In this respect, inhabitants of the earth will be deceived by the clearly evident spiritual essence emanating from the image of the beast during the Tribulation.
     
    #6 beameup, Dec 18, 2013
    Last edited by a moderator: Dec 18, 2013
  7. Aaron

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    The cherubim were neither graven, carved nor molten. They were made of "beaten work." They were hammered into shape.

    But that's just a technicality (although an important and meaningful one), they were not to make any statues or figurines unto themselves by any manner.

    But, for starters, one should compare and contrast the making of the furniture of the tabernacle and the images of the catholic church, and the practices associated with them. I think the answer to the seeming contradiction will become more evident.
     
  8. John of Japan

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    The differences:

    (1) The cherub statues were art, but God has not forbidden art. He forbade idolatry, which is when one bows down to the statue, as has been pointed out. Catholics bow down and pray to Mary's statue.

    (2) The cherub statues were not of a specific individual creature. Idolatrous statues are of specific individuals, whether it be the false god of a religion (Molech, Baal and others in the OT) or a human founder of a religion such as Buddha, or some other human, such as Mary.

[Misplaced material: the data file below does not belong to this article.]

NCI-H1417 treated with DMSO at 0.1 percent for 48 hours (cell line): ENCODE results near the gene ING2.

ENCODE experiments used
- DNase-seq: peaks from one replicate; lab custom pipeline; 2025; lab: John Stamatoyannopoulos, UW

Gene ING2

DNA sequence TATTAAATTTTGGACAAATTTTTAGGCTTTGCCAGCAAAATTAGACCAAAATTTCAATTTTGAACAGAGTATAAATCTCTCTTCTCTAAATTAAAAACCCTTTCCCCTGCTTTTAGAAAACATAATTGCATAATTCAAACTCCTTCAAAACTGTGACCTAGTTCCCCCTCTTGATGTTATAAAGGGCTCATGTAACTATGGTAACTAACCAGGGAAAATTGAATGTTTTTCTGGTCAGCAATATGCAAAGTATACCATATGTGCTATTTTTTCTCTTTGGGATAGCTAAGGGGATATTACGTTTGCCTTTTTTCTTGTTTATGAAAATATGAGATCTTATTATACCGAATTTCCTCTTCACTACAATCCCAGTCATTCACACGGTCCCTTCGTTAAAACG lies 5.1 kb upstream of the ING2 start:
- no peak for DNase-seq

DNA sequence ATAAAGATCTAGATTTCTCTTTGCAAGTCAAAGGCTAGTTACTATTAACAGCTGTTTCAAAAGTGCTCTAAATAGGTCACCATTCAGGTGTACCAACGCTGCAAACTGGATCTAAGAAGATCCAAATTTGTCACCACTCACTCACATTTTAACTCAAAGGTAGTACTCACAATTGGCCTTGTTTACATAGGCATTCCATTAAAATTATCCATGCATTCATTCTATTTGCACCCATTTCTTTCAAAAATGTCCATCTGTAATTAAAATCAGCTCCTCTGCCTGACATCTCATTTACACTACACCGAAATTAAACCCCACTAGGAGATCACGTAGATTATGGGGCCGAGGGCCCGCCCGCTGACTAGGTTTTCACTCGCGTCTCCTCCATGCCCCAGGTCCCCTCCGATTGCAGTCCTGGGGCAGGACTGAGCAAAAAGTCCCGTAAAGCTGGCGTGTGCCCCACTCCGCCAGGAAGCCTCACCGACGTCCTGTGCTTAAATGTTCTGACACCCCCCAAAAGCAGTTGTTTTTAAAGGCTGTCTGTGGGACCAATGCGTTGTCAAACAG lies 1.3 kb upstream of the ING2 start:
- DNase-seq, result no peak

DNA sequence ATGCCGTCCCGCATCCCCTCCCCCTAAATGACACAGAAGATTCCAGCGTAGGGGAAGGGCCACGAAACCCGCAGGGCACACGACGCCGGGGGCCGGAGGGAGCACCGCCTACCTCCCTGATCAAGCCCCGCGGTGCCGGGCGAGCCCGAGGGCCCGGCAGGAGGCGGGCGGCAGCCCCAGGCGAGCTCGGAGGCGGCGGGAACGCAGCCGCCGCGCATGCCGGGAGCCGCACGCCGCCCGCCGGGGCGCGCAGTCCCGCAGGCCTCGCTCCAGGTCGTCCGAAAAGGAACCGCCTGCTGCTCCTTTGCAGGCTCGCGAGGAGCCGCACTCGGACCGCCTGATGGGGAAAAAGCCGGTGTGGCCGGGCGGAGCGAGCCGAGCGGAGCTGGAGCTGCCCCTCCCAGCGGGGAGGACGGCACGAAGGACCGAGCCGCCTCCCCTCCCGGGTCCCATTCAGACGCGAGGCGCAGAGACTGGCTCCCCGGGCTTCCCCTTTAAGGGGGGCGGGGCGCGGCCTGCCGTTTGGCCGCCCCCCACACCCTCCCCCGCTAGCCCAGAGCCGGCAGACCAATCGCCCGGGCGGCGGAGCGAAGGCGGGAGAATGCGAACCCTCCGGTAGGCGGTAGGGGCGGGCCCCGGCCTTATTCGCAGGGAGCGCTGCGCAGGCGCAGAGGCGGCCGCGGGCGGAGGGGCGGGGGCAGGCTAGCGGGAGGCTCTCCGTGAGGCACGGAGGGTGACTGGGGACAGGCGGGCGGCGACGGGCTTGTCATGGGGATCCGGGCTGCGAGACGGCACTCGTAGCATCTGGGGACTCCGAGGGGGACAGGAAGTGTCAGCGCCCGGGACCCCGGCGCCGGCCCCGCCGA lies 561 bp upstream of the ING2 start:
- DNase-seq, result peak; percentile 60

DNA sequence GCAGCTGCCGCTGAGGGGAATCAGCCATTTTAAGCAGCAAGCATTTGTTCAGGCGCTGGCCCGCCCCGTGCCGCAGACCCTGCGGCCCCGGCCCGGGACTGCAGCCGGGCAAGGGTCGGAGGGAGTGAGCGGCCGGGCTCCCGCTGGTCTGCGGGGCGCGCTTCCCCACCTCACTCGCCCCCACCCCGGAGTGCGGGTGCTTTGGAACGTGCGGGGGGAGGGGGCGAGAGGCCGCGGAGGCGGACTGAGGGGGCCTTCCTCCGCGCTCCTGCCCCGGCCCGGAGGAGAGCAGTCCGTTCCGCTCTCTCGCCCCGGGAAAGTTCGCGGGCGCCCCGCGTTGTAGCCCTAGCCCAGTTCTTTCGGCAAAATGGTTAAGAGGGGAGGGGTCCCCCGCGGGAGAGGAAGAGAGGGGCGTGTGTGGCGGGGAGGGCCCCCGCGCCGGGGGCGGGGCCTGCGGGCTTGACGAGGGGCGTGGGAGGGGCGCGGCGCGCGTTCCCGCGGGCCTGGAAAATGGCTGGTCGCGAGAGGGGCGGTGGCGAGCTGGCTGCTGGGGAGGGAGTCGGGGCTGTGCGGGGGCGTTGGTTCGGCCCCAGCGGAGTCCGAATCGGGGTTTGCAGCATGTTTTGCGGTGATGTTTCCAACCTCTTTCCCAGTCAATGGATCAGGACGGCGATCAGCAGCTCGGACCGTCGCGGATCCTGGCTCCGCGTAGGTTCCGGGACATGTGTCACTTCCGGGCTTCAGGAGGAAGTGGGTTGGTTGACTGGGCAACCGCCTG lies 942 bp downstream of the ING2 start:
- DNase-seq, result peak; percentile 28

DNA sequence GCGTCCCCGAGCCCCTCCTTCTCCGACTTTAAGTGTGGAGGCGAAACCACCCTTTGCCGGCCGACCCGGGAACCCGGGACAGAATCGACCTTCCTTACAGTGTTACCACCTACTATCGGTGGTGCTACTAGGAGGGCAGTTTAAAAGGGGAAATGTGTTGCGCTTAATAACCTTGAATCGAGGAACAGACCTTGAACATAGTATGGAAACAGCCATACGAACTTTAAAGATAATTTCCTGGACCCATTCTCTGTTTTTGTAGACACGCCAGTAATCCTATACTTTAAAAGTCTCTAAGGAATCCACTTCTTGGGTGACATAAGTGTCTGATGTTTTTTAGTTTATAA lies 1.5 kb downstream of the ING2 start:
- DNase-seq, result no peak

I was once at the Kodokan, the world headquarters of Judo down in Tokyo. There was a statue of the founder outside the building, Kano Jigaro. At that point it was a work of art honoring the man. However, I saw an old man walk up to the statue, put his hands together and worship the statue. That was idolatry.

    Again, if you go to the famous Japanese town of Nikko, they have a huge complex with a Buddhist temple, and also a Shinto shrine in honor of Tokugawa Ieyasu, the most famous Shogun (ruler). People bow down to the spirit of the man (idolatry), but there are beautiful figures of dragons on the edge of the roof, which no one bows down to (art). All Japanese understand this distinction, this being an idolatrous nation. I daresay the ancient Jews also understood the distinction.
     
  9. Jkdbuck76

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    Kano Jigoro was great...but not THAT great. A true martial arts innovator. I wish I could have been with u @ the Kodokan.
     
  10. preachinjesus

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    Two sound and reasonable points. Thank you. :thumbs:
     
  11. John of Japan

    John of Japan
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    It was a fun trip. Wish you had been there too! Being a missionary in Japan has been huge fun for the martial artist in me! The stories I can tell: like visiting in a home where the man collected ninja artifacts, or seeing a very unusual spear in a 2nd hand store here in town, which would lacerate the hands of anyone who tried to grab it.
     
  12. John of Japan

    John of Japan
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    Any time, brother! :wavey: